During the Late Bronze Age one of the most important cities of the Near East was the Syrian coastal city of Ugarit.
Located on the Syrian coast, the ruins of Ugarit, known today as Ras Shamra, provide a wealth of information about the ancient kingdom. The city was built about a kilometer inland of its port which is known as White Harbor due to the large white rocks near its entrance. For several hundred years this relatively small city controlled the trade route that linked central Syria to the Mediterranean Sea.
Mediterranean Trade Hub
The city, with perhaps no more than 10,000 inhabitants, ruled enough of the hinterland to secure control over trade routes and agricultural resources. The abundance of these lands would eventually allow the city state to export food products as well as luxury goods such as linens dyed with the purple dye of the murex shellfish.
In addition to trading its own goods around the Eastern Mediterranean Sea, Ugarit also served as an emporium for goods from across the Near East. Artifacts from Egypt, the Aegean, Cyprus and Central Syria have all been found amidst the city’s ruins. In the port area there is evidence of enclaves of rich foreigners who had taken up residence near the busy trade hub.
Discovery of Ugarit
Also found in the port area was the city’s necropolis. It was in fact the accidental discovery of one of the buried vaults that led to the exploration of the nearby hill of Ras Shamra. Before this chance find in 1928 the city was known only from references in Near Eastern texts including two from Egypt’s diplomatic archive known as the Amarna Letters. After the exploration of this site, and the subsequent discovery of thousands of texts written in a new Semitic language and a variety of artifacts, a fairly clear picture of this city during the Late Bronze Age has emerged.
The city of Ugarit sits on a low hill which was occupied as far back as Neolithic times (6500-6000 BCE) and continued to be occupied until the Roman period. The largest level of occupation was destroyed in a fire around 1200 BCE. This disaster has often been linked to the invasion of the “Sea Peoples” who swept across the region in the 12th and 13th centuries BCE.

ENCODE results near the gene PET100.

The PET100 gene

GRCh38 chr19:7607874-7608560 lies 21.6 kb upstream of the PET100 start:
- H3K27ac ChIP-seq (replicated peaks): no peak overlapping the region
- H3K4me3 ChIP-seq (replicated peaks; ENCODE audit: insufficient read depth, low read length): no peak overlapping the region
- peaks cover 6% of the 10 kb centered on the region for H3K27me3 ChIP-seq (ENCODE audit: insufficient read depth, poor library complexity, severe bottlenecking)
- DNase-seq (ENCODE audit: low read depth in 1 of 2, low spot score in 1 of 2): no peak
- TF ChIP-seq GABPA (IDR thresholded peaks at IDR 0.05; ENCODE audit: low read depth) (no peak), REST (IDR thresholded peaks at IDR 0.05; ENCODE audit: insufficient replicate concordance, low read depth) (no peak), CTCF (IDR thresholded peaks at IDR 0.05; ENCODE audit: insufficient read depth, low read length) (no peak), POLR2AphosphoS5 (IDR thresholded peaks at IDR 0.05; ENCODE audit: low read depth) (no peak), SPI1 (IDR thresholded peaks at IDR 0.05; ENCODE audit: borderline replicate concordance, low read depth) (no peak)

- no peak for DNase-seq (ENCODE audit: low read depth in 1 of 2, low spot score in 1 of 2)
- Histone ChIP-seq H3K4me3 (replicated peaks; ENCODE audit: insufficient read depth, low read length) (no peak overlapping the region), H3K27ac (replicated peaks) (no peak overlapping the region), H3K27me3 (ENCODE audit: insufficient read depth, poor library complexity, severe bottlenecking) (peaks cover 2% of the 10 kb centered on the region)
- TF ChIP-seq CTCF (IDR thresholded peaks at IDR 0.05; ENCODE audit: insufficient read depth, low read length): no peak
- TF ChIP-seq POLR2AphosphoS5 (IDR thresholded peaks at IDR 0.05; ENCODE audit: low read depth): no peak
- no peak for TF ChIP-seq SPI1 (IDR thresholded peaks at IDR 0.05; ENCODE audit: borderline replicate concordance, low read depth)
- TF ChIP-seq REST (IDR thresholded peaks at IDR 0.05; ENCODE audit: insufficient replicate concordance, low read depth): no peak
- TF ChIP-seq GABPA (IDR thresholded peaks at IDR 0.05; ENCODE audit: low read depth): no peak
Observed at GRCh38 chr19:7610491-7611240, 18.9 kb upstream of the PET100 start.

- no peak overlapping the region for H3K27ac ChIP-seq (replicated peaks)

While the exact cause of the cities ruination is unclear many artifacts were left in place to be found by modern archeologists. Altogether the textual evidence found on numerous clay tablets, the architecture of its buildings and its large array of artifacts reveals a wealthy city perched at the crossroads of empire.
The layout of the city centers on an acropolis that surmounted the low hilltop. Archeologists have uncovered several important buildings here including temples and a scribal school for priests. The main temple was to the Storm god Baal. Just to the east of Baal’s temple was the temple of the fertility god, and Baal’s father, Dagan. Theses temples are thought to have been built with multiple stories and it is possible that they served as landmarks to ships at sea. This theory is reinforced by stone anchors found as offerings near the temples.
To the west of the acropolis was the Royal Palace. The original palace was added onto over a number of generations and eventually the building became a vast and sprawling structure with at least four courtyards including one known as “the garden.”
Coupled with the palace compound to the north is another building known as the Hurrian Temple.
Between the palace and the acropolis was one of the town’s wealthier districts where several large houses have been identified. These houses contained personal libraries as well as collections of luxury items.
To the south of the acropolis was the central part of the town where a main street connected a gate in the cities south wall to a central square. The buildings in this part of the town as well as to the north of the acropolis are varied, with warehouses alongside large houses, apartments and workshops.
Also in the southern district is another temple known as the “Rhyton Temple,” so named after the finding of a number of uniquely shaped drinking vessels known as rhytons at the site. It is thought that this temple was dedicated to El, the chief god of the Canaanite Pantheon.
The city was ruled by a king who had total control of the surrounding lands resources. The king was protected by a chariot warrior elite common in Syria at this time known as the Maryannu. These warriors controlled estates in the countryside which guaranteed a supply base for the costly chariots upon which these warriors relied.
During the late 15th and early 16th centuries BCE Ugarit was a nominal vassal to Egypt. Although no formal treaty of vassalage seems to have been in place this would change as Ugarit was forced to shift its allegiance to the Hittite Empire around 1350 BCE. With the rise of the Hittite King Suppililiuma, who conquered much of Syria, the small city state was forced to sign a treaty. Although the Hittite King never entered Ugarit’s territory the king of Ugarit, Nigmadu II, agreed to pay a large ransom each year to keep the land free of Hittite troops.
Over the following century and a half Ugarit thrived as a vassal of the Hittites with its annual payment representing a large portion of the Hittite king’s yearly income. During the final decades of the 13th century BCE the northern parts of the Hittite Empire were overrun by invasions usually connected with the Sea Peoples. Eventually this chaos seems to have spread to Ugarit where the charred remains of the city were found to be littered with arrowheads.